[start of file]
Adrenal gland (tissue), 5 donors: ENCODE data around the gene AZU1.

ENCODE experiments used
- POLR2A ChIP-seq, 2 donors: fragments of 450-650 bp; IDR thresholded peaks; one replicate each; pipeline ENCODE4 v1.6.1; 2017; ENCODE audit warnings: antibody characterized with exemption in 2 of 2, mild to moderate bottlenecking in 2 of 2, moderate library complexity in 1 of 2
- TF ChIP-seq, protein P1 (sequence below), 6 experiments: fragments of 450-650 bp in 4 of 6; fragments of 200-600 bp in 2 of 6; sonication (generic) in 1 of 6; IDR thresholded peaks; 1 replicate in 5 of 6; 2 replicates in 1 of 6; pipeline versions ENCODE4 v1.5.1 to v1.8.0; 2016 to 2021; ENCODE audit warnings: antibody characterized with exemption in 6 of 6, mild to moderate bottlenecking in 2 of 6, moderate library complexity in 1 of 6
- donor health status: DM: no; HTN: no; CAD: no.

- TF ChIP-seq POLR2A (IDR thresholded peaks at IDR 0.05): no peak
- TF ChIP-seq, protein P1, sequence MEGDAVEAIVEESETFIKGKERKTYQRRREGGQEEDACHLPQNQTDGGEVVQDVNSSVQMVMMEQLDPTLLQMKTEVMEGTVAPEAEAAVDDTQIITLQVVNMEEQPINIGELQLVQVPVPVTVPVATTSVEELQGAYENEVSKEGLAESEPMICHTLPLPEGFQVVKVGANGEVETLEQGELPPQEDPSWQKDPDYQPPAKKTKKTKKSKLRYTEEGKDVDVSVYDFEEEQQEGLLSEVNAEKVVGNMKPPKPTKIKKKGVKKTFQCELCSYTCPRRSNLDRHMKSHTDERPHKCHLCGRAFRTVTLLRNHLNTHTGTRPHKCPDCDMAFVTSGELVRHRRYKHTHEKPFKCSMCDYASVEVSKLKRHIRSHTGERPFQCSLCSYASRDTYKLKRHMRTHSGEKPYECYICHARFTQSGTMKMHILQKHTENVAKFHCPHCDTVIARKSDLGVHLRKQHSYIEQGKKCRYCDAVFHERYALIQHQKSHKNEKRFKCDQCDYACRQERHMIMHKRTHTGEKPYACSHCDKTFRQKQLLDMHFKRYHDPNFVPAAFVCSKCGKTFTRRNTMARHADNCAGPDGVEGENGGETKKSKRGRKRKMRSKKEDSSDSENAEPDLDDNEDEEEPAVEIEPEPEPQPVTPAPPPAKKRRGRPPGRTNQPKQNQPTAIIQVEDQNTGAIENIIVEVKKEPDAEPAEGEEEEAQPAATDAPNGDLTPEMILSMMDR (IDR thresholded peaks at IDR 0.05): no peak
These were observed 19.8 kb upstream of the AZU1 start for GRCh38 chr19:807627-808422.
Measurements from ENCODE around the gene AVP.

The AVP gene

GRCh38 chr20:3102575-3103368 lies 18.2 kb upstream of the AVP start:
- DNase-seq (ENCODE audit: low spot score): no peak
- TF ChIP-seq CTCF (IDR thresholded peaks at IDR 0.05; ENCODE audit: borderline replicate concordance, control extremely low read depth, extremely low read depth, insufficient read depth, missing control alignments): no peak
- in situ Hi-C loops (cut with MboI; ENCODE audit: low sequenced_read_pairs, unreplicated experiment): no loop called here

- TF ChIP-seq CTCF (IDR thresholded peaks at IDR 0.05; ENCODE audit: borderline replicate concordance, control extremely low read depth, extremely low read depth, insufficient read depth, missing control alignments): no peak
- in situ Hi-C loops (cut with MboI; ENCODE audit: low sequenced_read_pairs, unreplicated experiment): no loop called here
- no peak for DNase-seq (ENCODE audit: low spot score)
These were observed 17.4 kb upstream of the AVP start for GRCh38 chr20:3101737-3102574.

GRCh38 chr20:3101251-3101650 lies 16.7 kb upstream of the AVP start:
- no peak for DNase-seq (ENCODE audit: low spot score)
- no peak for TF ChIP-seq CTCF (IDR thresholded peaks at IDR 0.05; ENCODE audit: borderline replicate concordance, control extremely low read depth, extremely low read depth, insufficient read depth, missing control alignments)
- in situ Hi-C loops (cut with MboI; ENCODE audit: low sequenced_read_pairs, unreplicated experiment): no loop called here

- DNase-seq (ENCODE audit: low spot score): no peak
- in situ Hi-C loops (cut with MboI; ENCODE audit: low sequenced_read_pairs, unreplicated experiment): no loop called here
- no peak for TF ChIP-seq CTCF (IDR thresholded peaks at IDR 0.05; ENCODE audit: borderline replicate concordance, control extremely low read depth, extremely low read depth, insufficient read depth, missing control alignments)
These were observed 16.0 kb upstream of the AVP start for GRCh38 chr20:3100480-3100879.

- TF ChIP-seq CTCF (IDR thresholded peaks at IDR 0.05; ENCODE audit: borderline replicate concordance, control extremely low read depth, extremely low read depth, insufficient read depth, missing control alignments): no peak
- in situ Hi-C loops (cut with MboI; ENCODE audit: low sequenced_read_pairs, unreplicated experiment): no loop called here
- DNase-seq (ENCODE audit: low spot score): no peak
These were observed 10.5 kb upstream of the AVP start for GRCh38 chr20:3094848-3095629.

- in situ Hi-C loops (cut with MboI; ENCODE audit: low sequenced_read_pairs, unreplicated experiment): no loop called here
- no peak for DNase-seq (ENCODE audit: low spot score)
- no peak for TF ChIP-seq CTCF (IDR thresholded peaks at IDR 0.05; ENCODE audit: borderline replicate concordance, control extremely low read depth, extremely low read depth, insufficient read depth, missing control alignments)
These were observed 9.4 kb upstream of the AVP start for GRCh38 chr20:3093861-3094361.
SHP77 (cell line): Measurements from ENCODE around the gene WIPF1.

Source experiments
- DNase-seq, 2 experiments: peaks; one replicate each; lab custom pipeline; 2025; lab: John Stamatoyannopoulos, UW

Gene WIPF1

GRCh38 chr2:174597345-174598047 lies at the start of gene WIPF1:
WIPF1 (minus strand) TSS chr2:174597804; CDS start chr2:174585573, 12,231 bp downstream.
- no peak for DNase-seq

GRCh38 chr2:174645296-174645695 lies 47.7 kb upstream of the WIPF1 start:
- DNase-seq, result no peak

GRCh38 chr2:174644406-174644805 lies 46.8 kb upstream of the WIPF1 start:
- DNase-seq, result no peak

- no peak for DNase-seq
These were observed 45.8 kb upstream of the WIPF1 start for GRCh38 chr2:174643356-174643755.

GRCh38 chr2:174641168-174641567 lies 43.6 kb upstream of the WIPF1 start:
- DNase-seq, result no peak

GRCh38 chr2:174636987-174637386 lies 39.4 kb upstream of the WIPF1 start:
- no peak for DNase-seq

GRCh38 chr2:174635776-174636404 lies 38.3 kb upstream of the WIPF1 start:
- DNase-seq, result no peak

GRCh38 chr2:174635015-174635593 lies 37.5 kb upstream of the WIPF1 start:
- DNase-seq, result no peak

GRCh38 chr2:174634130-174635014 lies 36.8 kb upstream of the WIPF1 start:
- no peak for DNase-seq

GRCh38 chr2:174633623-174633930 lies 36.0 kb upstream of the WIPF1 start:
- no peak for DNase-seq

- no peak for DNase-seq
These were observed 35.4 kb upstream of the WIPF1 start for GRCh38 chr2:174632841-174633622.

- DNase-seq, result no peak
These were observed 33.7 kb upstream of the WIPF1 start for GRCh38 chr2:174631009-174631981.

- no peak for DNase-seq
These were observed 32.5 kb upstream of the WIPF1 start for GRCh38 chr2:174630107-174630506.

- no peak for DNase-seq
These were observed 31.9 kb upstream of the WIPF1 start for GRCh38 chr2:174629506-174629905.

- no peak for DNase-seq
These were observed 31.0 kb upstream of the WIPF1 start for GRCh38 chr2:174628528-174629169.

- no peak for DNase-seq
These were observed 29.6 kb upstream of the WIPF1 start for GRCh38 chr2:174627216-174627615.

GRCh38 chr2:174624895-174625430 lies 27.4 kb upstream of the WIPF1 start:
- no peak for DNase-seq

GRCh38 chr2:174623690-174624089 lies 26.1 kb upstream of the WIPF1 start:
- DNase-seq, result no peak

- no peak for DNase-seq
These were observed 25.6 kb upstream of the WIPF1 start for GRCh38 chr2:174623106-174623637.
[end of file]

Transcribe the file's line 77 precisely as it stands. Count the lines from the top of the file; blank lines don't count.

These were observed 25.6 kb upstream of the WIPF1 start for GRCh38 chr2:174623106-174623637.